“You’ll have coaches and athletic directors and presidents of universities,” Pinheiro said. Institutions that operate hospitals could see doctors subject to the tax.
The other excise tax in the bill, on private colleges’ endowment earnings, has come under particularly intense scrutiny as wealthy colleges and universities levy blistering attacks against it. The tax would affect about 150 private institutions with endowment values of at least $100,000 per full-time-equivalent student. That would include many of the most famous institutions in the country, such as Harvard, Princeton, Stanford and Yale universities, and the Massachusetts Institute of Technology. Public universities would be exempt from the endowment tax because they are not subject to the internal revenue code.
The National Association of College and University Business Officers (Nacubo) attacked the idea as effectively punishing colleges and universities that have a stable private revenue stream. A university with an endowment currently valued at $100,000 per student would spend about $5,000 per year per student from its endowment, assuming a standard 5 per cent spending rate.
Such spending on students could be curtailed by an excise tax. Colleges and universities would either have to divert money from students, spend a larger portion of their endowments or increase their endowments’ rate of return in order to pay the excise tax. Endowments are intended to exist forever, so institutions resist drawing down their overall size over time.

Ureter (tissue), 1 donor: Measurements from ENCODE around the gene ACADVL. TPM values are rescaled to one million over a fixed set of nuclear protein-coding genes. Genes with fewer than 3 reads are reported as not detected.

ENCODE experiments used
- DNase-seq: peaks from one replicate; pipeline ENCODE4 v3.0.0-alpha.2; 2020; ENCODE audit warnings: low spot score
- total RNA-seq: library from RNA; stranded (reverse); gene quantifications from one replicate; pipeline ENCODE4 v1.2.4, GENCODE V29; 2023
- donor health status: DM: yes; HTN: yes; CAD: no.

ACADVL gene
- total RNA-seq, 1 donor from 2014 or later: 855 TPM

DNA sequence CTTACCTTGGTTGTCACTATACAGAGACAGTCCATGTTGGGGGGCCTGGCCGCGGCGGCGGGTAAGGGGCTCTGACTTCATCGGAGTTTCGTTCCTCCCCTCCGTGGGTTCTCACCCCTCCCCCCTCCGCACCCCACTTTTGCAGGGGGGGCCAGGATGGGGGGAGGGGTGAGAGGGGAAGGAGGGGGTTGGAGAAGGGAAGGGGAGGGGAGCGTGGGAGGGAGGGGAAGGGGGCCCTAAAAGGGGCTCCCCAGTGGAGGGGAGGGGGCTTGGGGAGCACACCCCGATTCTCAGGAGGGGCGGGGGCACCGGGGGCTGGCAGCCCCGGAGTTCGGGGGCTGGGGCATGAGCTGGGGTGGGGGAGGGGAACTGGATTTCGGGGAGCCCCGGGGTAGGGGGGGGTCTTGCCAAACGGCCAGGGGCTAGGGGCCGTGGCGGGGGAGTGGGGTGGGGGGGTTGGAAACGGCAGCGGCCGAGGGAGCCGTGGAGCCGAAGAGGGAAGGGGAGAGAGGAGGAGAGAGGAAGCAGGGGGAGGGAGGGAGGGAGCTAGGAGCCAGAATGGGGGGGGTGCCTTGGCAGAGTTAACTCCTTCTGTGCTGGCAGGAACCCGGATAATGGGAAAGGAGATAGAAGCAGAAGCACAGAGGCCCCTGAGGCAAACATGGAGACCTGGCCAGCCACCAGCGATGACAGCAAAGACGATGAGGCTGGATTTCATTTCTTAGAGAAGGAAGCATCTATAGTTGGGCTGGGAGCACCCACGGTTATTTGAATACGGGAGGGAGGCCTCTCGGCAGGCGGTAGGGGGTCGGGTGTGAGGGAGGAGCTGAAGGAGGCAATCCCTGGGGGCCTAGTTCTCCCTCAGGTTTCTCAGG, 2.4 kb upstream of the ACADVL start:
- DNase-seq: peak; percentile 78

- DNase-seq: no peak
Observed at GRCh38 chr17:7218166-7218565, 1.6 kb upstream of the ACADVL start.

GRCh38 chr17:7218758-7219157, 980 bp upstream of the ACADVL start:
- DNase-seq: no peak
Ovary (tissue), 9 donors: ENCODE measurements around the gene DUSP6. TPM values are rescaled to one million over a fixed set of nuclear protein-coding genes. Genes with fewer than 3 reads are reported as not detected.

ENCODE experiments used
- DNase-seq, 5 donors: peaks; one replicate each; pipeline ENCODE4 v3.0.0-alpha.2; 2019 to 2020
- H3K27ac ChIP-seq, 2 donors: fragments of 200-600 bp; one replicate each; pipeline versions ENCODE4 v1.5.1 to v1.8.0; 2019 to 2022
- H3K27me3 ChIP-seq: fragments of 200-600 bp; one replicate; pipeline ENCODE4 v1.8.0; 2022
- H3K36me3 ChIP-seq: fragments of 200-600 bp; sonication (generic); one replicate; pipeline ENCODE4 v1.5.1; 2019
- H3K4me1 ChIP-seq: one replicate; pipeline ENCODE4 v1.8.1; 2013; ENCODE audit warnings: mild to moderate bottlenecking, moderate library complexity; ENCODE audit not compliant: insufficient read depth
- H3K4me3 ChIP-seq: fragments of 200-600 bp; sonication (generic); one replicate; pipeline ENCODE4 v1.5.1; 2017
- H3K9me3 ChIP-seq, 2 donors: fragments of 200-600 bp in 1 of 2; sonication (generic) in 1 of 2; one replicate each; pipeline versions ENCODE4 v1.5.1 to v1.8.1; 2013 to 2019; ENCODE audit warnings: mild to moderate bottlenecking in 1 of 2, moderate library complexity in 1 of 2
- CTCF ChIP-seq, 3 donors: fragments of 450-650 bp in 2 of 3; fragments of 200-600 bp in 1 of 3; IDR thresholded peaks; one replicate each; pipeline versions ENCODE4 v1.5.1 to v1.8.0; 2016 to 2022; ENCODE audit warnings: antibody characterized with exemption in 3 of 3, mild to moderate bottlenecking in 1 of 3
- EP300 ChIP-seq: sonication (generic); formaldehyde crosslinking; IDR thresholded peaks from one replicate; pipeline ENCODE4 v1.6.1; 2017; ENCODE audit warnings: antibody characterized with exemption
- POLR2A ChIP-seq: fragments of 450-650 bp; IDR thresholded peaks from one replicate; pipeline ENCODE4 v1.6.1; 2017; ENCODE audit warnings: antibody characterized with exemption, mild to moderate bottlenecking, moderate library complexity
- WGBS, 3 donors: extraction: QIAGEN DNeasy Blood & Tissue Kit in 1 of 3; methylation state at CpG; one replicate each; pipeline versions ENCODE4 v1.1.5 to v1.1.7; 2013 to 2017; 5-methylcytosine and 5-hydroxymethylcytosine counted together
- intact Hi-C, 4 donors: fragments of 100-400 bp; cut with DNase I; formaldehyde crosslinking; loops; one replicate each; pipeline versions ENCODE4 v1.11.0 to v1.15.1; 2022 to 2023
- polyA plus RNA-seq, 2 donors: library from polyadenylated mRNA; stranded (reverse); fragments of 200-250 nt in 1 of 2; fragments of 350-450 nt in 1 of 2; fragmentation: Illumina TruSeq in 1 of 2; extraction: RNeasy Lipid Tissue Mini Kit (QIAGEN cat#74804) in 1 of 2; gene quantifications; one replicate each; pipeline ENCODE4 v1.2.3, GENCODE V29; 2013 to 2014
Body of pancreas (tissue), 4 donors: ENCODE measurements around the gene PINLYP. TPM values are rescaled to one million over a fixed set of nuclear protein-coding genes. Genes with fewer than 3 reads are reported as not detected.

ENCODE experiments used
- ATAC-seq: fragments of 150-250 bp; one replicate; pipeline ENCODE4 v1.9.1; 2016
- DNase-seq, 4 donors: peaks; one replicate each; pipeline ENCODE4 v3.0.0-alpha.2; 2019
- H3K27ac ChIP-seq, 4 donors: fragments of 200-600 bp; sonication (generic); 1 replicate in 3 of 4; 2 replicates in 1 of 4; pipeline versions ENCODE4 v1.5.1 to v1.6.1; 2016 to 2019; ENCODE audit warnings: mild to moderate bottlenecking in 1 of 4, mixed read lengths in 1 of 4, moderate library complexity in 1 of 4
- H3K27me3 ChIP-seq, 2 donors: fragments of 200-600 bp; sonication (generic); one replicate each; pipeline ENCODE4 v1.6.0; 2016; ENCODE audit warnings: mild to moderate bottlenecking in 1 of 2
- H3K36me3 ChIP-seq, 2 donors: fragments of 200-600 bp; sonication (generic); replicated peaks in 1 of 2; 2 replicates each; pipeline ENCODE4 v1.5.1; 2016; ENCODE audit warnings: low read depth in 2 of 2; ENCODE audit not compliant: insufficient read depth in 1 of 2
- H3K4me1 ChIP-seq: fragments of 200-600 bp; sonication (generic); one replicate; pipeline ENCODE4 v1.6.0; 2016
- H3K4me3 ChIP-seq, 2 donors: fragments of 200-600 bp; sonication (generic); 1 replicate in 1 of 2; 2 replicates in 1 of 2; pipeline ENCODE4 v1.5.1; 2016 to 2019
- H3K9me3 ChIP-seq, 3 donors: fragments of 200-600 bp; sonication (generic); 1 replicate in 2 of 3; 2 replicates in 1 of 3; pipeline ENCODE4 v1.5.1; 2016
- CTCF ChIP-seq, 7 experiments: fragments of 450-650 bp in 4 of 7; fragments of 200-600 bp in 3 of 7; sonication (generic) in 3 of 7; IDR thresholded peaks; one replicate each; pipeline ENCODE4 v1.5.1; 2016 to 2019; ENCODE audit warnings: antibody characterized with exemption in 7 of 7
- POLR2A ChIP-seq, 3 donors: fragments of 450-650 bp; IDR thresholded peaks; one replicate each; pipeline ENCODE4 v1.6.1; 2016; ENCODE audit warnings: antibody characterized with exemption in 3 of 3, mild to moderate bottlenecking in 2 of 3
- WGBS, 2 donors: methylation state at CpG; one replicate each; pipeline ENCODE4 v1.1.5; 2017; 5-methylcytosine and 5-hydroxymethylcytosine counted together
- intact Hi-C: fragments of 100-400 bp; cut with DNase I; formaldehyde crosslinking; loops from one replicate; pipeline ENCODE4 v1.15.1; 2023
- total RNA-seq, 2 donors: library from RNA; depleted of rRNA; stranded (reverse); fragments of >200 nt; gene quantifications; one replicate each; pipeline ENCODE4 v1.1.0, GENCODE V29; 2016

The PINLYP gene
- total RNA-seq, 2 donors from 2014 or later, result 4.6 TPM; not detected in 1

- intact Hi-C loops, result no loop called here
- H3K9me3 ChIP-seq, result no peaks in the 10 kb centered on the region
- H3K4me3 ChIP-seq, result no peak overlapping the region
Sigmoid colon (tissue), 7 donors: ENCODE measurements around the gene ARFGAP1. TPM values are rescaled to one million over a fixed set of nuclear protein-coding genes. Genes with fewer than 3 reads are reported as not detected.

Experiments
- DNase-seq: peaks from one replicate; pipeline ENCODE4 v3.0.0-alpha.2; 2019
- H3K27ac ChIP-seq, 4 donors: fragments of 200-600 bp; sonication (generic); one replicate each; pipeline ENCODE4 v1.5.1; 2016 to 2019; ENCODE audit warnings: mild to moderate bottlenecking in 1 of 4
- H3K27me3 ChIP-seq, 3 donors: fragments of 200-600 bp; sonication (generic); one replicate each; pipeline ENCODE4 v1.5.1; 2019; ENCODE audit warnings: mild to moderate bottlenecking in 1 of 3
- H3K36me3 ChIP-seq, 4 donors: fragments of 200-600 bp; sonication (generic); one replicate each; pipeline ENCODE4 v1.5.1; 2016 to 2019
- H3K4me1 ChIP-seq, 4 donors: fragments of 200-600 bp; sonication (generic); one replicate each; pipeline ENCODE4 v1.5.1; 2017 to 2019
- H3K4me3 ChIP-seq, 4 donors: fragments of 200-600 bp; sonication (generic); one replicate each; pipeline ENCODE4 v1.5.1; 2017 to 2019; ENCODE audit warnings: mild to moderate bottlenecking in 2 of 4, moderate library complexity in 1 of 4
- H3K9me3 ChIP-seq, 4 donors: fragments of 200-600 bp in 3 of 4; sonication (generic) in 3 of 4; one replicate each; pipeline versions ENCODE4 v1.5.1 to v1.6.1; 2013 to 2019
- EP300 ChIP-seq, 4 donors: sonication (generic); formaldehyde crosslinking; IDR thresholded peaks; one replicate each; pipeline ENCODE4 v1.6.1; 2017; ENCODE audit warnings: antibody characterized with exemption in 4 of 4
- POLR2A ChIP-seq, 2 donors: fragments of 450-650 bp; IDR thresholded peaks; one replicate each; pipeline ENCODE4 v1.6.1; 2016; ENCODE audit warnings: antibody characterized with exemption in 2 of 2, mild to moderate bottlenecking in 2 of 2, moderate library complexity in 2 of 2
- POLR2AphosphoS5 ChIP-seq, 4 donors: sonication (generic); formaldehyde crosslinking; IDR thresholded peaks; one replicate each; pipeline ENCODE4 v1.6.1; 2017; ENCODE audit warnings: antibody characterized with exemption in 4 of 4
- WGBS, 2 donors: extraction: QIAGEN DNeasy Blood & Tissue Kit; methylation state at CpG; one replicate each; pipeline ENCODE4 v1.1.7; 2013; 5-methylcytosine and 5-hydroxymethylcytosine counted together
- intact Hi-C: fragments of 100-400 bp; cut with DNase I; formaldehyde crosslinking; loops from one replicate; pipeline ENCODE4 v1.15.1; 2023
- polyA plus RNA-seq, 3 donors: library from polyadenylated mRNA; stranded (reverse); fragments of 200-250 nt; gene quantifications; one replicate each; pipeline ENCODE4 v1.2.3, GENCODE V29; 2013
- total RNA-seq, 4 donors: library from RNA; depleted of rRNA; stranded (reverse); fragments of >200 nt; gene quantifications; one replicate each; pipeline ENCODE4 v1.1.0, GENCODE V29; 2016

Critics aren’t just arguing against the idea of an excise tax. They’re arguing against the way that this one would be structured.
A $100,000-per-student cut-off fails to account for the many different types of institutions that would be subject to the excise tax, said Liz Clark, Nacubo director of federal affairs, during a conference call last Friday. At many universities, large endowments fund public services such as research, libraries and medical education. Significant portions of those endowments are restricted by donor agreements for those and other specific purposes.
“The calculation is based on a false understanding of endowments and how colleges and universities put them to work,” Clark said. “It fails to reflect the complete and comprehensive mission that many colleges and universities have.”
Princeton uses its endowment earnings to pay for more than half of its annual budget, Robert K. Durkee, the university’s vice-president and secretary, said in an email. Students from families earning less than $56,000 per year pay nothing for tuition, room and board at Princeton. Endowment earnings help to pay for academics and services so that students can graduate without debt.
In other words, universities’ tax exemptions encourage quality in higher education.
“This proposal would overturn that time-tested policy solely to add revenues to the federal treasury,” Durkee said.
A spokesman from Yale University also argued that the Republican proposal would be taxing resources funding student aid, teaching, research and community service.
“It is disappointing that the legislation relies so heavily on colleges and universities, and especially the universities with some of the strongest records on financial aid, to raise revenue to enable tax cuts,” said the spokesman, Thomas Conroy, in an email.
It should be noted, however, that Yale’s endowment earned a return of 11.3 per cent for the year ending 30 June, growing its value to $27.2 billion. Princeton’s endowment earned a rate of return of 12.5 per cent, pushing its value to $23.8 billion.
At a 5 per cent spending rate, each of those endowments would contribute more than $1 billion to institutional operations. That’s about as much as the public University of Connecticut’s entire 2017 operating budget. Yale enrols about 12,000 students, Princeton about 8,000, while UConn enrols about 32,000.
Pressures to grow endowments are real, resulting in competition for top talent as endowment managers. Many managers could be working on Wall Street, so wealthy universities often end up paying members of their endowment management teams more than $1 million.